Banner & Witcoff is pleased to announce that, on December 21, 2011, the United States District Court for the Middle District of Florida granted Lexmark International, Inc.’s (“Lexmark”) motion to dismiss a claim for false patent marking brought by Advanced Cartridge Technologies, LLC (“ACT”).
As a qui tam relator, ACT sued Lexmark on February 22, 2010 for alleged false patent marking. In its ruling, the Court explained that the Leahy-Smith America Invents Act, which repealed the False Marking Statute’s qui tam privilege and limited recovery for false marking to a plaintiff suffering a “competitive injury,” eliminated ACT’s qui tam action and left in doubt ACT’s standing to pursue a false marking claim.
The Court held that ACT’s false marking claim suffered dismissal for straightforward reasons. First, ACT failed to allege an injury-in-fact and therefore failed to meet the “irreducible minimum” of Article III standing. The Court reasoned that ACT sued Lexmark promptly after qui tam liability expanded and yet was unable to provide “a single fact to suggest that ACT operated as more than an ad hoc corporate vehicle for prosecuting this action” and further stated that “[s]light or severe; past, present, or future; no injury is to be found.” Second, the Court stated that, even if ACT had suffered an alleged injury, it was too remote for ACT to maintain prudential standing to assert the claim. The Court further explained that it was palpable from ACT’s silence that it was “a shell which competed with neither Lexmark nor anyone else.” Consequently, the Court dismissed ACT’s claim for false marking.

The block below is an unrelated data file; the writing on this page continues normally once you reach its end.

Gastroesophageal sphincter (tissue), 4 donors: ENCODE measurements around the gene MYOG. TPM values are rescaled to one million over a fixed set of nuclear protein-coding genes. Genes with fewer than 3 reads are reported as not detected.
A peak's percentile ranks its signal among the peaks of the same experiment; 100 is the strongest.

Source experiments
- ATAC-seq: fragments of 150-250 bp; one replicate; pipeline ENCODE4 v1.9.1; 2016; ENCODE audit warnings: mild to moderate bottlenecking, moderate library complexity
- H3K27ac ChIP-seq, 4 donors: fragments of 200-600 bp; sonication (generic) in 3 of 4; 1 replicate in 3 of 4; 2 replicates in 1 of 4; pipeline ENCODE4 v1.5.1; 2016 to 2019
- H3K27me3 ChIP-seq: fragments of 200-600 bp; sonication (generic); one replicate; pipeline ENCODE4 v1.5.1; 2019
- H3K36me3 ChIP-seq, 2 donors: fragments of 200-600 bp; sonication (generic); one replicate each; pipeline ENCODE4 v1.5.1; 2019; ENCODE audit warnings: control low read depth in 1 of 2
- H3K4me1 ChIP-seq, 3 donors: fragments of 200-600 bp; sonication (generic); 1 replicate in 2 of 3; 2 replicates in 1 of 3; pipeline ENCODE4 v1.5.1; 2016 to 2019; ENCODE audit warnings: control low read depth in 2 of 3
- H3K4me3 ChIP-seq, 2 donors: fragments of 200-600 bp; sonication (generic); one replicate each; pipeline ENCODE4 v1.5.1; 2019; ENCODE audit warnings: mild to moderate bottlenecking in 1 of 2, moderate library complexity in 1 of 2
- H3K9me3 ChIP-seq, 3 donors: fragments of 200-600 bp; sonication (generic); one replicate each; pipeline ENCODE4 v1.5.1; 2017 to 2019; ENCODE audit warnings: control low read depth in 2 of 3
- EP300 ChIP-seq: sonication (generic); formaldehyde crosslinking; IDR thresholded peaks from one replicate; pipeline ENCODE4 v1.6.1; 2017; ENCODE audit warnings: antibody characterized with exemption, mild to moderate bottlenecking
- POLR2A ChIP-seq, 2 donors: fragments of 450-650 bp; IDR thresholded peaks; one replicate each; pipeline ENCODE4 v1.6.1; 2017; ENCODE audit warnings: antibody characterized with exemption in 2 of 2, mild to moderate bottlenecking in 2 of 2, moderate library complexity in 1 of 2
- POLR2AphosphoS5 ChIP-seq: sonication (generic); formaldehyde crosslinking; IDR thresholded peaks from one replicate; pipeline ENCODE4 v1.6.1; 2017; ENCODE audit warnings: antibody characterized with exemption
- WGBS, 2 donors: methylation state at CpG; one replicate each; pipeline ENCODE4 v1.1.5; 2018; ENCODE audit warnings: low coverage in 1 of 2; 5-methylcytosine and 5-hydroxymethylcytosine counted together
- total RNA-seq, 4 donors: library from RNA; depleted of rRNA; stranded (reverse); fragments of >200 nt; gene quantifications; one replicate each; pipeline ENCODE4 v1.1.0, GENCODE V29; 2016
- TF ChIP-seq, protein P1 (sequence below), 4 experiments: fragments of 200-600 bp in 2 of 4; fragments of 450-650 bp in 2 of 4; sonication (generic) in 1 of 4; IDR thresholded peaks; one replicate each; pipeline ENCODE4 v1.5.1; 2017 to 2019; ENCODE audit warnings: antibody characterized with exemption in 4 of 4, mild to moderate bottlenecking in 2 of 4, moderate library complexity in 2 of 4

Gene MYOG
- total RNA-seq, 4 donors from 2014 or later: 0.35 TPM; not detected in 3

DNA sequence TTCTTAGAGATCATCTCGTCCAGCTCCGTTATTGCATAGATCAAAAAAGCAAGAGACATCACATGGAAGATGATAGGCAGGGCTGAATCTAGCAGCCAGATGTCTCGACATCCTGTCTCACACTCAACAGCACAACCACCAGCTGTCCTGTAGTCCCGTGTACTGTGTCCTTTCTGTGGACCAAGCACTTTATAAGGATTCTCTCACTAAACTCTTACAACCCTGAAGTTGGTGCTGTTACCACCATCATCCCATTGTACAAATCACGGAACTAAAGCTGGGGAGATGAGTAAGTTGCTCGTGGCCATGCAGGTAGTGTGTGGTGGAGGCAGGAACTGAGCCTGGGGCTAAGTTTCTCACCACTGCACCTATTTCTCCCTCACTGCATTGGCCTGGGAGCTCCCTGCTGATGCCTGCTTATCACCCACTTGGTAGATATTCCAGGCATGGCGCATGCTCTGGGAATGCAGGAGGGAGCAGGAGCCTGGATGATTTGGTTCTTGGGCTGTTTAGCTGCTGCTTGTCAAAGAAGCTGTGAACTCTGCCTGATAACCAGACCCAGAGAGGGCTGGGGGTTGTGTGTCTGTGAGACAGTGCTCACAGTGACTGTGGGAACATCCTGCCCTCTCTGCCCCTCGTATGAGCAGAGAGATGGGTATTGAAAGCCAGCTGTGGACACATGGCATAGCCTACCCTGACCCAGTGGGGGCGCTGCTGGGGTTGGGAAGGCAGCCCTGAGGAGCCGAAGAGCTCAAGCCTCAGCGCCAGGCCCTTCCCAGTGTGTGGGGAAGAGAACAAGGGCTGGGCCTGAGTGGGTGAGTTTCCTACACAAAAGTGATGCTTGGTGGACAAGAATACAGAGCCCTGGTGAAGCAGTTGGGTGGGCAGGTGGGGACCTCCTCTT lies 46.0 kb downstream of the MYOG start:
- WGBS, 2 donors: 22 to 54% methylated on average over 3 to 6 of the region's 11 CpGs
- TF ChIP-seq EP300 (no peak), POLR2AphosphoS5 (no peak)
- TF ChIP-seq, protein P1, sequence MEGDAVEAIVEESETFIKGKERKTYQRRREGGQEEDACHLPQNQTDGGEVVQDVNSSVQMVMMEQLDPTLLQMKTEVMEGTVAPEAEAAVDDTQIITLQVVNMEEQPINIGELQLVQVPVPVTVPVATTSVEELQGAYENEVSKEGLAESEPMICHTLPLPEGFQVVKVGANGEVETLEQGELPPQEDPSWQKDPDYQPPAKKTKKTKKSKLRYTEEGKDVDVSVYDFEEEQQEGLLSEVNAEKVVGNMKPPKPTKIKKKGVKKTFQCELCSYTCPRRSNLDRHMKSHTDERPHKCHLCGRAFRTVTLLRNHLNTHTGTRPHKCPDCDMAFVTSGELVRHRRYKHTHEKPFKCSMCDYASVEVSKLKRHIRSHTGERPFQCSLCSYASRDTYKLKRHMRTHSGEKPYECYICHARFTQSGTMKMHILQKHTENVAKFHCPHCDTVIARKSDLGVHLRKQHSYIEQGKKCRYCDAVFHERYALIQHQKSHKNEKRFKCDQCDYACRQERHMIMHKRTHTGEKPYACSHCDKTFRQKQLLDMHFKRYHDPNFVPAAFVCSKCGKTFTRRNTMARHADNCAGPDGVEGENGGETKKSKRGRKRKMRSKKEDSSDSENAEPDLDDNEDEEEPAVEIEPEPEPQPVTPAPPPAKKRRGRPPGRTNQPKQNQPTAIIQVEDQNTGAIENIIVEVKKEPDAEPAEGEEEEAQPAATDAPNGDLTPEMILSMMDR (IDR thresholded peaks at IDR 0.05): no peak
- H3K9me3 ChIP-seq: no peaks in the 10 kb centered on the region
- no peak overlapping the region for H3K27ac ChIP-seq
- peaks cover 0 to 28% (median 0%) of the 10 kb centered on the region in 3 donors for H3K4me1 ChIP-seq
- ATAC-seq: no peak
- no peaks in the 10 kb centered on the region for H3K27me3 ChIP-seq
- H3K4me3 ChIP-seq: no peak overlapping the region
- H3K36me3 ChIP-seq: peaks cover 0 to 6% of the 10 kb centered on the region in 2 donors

Lexmark was represented by Banner & Witcoff, Ltd.’s Chicago-based attorneys Timothy C. Meece, V. Bryan Medlock, Jr., and Audra Eidem Heinze, and also by DC-based attorneys Robert F. Altherr, Jr. and Christopher B. Roth. The case is Advanced Cartridge Technologies, LLC v. Lexmark International, Inc., docket no. 10-cv-00486, in the United States District Court for the Middle District of Florida.